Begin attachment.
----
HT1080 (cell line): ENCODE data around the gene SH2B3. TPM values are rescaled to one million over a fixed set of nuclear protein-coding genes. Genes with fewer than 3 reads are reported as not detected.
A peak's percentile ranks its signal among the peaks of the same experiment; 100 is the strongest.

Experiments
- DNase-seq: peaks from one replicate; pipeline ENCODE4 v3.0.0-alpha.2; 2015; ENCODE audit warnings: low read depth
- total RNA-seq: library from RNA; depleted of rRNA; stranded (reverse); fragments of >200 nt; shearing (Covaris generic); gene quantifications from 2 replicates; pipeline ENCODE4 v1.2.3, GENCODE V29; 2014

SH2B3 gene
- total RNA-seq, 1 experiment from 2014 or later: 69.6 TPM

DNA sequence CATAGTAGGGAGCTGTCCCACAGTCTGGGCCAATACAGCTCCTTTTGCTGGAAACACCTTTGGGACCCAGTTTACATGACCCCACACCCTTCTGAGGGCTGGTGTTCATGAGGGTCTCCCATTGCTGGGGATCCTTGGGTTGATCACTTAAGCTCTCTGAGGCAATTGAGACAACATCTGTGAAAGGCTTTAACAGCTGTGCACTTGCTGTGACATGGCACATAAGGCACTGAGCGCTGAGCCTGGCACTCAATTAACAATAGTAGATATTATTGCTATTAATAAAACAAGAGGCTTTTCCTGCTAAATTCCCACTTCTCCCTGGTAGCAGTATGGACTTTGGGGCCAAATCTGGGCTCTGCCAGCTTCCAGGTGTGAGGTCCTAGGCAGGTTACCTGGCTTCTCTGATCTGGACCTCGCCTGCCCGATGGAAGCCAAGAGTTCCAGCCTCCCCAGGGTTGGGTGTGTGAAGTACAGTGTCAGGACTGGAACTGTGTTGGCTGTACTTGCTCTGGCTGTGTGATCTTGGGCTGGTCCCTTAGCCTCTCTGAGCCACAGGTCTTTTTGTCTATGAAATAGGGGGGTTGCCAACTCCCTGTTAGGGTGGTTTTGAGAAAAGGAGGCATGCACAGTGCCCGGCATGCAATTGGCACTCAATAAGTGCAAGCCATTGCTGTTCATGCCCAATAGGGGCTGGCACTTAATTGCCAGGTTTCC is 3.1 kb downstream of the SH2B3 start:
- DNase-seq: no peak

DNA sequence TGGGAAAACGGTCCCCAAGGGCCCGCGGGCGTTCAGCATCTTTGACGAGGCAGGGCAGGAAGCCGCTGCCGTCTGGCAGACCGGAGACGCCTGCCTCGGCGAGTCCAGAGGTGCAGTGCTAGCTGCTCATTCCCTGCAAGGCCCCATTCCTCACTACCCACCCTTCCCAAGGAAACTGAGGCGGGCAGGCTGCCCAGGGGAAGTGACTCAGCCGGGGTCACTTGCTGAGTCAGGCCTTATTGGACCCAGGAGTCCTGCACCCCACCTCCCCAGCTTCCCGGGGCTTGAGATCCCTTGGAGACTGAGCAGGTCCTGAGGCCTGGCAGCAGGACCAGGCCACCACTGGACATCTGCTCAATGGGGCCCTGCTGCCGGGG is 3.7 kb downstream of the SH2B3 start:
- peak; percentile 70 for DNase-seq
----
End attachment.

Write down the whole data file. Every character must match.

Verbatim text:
HT1080 (cell line): ENCODE data around the gene SH2B3. TPM values are rescaled to one million over a fixed set of nuclear protein-coding genes. Genes with fewer than 3 reads are reported as not detected.
A peak's percentile ranks its signal among the peaks of the same experiment; 100 is the strongest.

Experiments
- DNase-seq: peaks from one replicate; pipeline ENCODE4 v3.0.0-alpha.2; 2015; ENCODE audit warnings: low read depth
- total RNA-seq: library from RNA; depleted of rRNA; stranded (reverse); fragments of >200 nt; shearing (Covaris generic); gene quantifications from 2 replicates; pipeline ENCODE4 v1.2.3, GENCODE V29; 2014

SH2B3 gene
- total RNA-seq, 1 experiment from 2014 or later: 69.6 TPM

DNA sequence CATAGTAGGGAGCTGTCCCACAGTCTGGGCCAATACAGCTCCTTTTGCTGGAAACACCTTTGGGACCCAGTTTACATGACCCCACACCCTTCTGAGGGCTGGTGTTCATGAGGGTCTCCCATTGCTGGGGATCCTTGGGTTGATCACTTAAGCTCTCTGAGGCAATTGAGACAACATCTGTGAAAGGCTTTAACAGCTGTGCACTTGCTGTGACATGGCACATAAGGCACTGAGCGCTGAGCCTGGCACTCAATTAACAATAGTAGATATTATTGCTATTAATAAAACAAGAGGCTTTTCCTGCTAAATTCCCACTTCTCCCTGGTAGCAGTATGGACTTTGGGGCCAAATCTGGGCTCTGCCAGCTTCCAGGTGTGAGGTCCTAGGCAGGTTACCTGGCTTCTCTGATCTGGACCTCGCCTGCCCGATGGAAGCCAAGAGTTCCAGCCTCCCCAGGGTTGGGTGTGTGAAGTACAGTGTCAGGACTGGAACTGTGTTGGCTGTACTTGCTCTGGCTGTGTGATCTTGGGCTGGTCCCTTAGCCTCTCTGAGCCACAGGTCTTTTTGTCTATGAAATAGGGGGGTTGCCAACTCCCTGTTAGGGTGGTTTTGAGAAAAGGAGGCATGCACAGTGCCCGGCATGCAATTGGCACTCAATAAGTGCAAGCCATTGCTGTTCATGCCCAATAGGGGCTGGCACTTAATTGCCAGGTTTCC is 3.1 kb downstream of the SH2B3 start:
- DNase-seq: no peak

DNA sequence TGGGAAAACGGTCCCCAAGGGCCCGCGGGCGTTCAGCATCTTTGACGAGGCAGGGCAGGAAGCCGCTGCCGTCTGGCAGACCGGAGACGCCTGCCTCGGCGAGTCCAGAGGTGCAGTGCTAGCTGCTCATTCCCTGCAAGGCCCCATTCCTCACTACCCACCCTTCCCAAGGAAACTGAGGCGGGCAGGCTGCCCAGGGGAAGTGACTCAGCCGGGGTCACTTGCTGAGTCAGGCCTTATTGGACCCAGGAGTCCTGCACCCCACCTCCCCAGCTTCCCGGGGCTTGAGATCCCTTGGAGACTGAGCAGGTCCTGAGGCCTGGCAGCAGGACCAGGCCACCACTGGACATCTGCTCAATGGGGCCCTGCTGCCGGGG is 3.7 kb downstream of the SH2B3 start:
- peak; percentile 70 for DNase-seq